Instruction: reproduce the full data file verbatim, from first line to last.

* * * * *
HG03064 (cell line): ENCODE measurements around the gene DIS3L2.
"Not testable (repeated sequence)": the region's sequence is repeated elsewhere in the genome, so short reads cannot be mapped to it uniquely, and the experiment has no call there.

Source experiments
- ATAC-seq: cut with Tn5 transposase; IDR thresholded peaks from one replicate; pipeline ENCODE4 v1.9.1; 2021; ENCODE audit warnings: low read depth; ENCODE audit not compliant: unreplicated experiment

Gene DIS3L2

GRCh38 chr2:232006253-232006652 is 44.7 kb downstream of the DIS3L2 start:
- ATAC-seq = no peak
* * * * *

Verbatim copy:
HG03064 (cell line): ENCODE measurements around the gene DIS3L2.
"Not testable (repeated sequence)": the region's sequence is repeated elsewhere in the genome, so short reads cannot be mapped to it uniquely, and the experiment has no call there.

Source experiments
- ATAC-seq: cut with Tn5 transposase; IDR thresholded peaks from one replicate; pipeline ENCODE4 v1.9.1; 2021; ENCODE audit warnings: low read depth; ENCODE audit not compliant: unreplicated experiment

Gene DIS3L2

GRCh38 chr2:232006253-232006652 is 44.7 kb downstream of the DIS3L2 start:
- ATAC-seq = no peak